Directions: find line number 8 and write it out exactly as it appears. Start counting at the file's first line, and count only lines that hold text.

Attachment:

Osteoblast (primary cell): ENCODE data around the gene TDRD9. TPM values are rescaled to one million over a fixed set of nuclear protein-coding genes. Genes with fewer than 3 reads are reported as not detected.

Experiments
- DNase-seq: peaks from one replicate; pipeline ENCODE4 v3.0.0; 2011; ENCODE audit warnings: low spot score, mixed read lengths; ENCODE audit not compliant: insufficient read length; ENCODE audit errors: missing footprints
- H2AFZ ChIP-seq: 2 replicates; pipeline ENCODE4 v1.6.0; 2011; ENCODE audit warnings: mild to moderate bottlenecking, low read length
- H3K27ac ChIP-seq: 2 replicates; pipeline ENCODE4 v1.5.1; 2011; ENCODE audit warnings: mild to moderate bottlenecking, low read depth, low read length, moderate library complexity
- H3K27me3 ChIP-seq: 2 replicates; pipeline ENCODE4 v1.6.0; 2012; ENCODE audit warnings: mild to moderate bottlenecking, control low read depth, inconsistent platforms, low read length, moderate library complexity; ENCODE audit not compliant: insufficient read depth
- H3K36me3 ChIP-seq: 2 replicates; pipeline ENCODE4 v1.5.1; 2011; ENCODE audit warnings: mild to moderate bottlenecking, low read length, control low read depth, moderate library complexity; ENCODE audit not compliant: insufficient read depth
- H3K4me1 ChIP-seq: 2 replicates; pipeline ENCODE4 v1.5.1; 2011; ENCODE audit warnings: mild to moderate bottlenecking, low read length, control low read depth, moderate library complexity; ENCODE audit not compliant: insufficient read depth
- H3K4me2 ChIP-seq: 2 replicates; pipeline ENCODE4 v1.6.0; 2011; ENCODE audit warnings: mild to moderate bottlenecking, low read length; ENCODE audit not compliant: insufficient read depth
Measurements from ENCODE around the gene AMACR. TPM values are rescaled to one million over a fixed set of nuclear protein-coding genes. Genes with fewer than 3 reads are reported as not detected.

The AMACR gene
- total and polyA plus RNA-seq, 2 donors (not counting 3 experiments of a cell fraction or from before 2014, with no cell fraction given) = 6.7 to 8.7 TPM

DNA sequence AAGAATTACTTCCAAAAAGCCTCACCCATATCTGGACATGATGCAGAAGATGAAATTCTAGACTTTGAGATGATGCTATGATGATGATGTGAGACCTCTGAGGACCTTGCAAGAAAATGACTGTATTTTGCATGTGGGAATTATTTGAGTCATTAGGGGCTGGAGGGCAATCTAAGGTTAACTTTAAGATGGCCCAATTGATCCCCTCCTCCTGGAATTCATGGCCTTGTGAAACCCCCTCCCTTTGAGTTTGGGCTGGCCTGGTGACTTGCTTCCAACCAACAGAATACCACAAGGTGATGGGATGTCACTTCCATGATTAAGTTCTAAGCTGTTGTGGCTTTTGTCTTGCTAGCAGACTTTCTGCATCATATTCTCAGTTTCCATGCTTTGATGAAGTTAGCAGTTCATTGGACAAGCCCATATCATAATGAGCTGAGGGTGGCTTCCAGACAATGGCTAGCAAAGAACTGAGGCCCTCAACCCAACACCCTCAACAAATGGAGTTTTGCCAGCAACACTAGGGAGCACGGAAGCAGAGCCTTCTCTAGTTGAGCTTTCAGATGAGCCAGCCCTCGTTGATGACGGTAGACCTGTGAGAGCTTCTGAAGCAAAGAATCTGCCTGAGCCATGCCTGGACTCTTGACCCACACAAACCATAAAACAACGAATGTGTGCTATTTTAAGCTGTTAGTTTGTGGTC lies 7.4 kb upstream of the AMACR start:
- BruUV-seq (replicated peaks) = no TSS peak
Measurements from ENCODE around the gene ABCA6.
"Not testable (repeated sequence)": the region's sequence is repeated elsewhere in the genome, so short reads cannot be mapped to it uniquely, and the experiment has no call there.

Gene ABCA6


- H3K4me1 ChIP-seq: 2 replicates; pipeline ENCODE4 v1.5.1; 2011; ENCODE audit warnings: mild to moderate bottlenecking, low read length, control low read depth, moderate library complexity; ENCODE audit not compliant: insufficient read depth